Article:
The Yankees selected Jacob Lindgren as their first pick in the 2014 Draft. The lefty hails from Mississippi and was drafted out of Mississippi State where he spent the better part of his time as a starter before being converted to a reliever during his 2014 season. Lindgren accredited the switch with an increase in velocity and said that it allowed his slider to play better. Scouts consider both to be plus pitches, with the fastball sitting in the low to mid-90s and his slider described as "a true wipeout pitch with late bite at 82-84 MPH."
Lindgren had quite a year, starting with the 55.1 innings that he threw in relief for Mississippi State while sporting a 0.81 ERA and notching 100 strikeouts. After being drafted by the Yankees, he flew through the lower levels of the minor leagues rather quickly while earning the nickname "The Strikeout Factory." He pitched one whole inning in the Gulf Coast League before being promoted to Charleston where he recorded 11 strikeouts and 0 walks through 5 innings pitched. He increased his K/9 up to 20.9 in Tampa, with 17 strikeouts and four walks in 7.1 IP. Lindgren finally ended the season in Trenton, where he fell back to Earth a bit. This was primarily due to one really terrible outing, his last of the season, where he walked three batters and was charged with four earned runs while only recording one out. Lindgren pitched 11.1 innings in Trenton with a 3.97 ERA, 1.32 WHIP and still really impressive K/9 of 14.3. He ended his first partial year in the minors with 48 total strikeouts through 24.2 IP giving him 17.5 K/9 overall.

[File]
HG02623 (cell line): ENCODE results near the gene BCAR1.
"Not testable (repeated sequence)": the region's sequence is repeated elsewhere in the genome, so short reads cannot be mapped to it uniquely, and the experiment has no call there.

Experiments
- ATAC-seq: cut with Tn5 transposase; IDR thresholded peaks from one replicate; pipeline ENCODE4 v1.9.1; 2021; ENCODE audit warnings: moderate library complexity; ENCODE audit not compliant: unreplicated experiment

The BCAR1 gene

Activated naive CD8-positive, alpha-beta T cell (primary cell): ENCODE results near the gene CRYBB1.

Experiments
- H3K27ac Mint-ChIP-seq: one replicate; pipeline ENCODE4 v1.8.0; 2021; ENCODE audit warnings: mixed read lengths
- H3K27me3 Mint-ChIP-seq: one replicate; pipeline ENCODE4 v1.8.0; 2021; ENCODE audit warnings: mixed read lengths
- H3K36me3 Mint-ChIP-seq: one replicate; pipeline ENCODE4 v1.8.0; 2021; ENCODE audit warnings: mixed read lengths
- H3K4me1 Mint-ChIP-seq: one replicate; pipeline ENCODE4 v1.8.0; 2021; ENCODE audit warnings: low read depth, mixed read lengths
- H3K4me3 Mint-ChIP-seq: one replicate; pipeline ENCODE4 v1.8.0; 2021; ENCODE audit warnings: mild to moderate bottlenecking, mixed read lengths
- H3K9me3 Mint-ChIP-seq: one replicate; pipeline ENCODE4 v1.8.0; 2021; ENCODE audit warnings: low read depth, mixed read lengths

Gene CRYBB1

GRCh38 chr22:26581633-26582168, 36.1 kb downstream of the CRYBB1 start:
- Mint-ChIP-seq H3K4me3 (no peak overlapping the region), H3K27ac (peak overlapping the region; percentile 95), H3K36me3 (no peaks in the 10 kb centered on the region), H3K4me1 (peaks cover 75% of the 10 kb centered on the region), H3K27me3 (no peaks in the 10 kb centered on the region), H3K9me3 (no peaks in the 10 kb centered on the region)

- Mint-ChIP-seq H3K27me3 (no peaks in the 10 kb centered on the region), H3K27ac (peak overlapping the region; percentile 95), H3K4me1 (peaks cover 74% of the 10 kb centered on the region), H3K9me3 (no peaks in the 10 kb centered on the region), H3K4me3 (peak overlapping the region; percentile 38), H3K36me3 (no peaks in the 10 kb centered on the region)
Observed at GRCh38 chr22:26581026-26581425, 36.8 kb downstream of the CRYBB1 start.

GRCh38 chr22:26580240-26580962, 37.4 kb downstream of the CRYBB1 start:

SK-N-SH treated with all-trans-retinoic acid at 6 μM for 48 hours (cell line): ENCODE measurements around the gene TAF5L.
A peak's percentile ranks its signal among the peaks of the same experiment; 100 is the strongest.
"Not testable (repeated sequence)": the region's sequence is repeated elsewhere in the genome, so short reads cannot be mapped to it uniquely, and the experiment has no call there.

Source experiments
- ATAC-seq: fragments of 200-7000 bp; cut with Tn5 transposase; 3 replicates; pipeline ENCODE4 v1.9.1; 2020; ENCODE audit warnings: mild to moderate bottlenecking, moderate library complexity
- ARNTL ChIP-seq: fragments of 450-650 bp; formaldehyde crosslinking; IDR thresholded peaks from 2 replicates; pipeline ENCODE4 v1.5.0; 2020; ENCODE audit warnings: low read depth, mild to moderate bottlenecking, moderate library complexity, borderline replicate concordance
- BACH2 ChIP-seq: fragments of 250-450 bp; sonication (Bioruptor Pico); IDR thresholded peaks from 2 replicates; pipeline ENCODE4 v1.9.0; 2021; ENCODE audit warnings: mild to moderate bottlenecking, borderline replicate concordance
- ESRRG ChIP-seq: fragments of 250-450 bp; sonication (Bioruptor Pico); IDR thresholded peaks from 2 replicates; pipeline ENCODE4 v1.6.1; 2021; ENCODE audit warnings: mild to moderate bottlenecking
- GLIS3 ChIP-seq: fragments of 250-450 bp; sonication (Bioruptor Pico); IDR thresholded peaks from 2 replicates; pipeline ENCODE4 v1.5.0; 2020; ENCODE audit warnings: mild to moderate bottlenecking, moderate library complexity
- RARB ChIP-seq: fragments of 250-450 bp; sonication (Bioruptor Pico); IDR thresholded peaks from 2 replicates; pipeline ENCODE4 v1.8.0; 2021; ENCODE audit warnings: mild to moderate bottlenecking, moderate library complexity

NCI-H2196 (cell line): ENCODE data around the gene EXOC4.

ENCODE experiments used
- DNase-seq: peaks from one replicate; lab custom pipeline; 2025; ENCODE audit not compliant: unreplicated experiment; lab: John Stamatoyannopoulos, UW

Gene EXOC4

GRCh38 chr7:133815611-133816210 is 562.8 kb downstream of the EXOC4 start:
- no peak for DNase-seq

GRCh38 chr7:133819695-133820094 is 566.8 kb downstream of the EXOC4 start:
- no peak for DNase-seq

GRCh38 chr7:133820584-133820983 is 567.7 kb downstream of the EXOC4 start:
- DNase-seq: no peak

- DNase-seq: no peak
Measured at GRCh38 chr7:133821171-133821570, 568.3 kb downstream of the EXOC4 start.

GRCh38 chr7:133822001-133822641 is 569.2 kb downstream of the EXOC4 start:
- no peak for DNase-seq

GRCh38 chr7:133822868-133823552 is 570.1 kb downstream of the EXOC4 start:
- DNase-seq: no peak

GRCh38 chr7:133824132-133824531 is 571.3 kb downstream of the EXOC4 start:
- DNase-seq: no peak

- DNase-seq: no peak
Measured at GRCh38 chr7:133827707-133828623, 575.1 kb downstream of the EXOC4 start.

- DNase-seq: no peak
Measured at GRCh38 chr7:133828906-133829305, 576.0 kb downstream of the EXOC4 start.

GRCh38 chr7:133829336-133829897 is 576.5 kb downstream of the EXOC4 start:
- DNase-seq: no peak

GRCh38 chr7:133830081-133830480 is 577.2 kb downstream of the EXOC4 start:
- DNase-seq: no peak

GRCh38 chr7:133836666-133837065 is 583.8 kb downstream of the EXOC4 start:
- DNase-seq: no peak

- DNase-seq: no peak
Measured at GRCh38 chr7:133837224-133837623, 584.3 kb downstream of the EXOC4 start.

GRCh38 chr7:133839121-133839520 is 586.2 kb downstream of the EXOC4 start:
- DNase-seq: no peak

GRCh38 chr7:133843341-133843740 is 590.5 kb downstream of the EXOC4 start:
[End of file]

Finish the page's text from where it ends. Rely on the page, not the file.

Since he has been invited to spring training, it's absolutely possible that Lindgren could be pitching out of the Yankees' bullpen come April. However, since they didn't call him up in September, and he finished the season in Double-A, it could be that they want him to get more experience in the minor leagues. It could also be that Yankees just didn't want to fatigue Lindgren since he started the year pitching college ball, and that they otherwise would have let him play in September.
In a recent interview, Lindgren said that he noticed that batters were taking more pitches when he Double-A. His walk rate did start to rise as he worked through the farm system, so it'll be interesting to keep an eye on that in 2015, as well as his strikeout rate, obviously. Regardless of whether he starts the season in Trenton or Scranton, if Lindgren can keep up last year's level of play then at the very least he should be called up when the roster expands.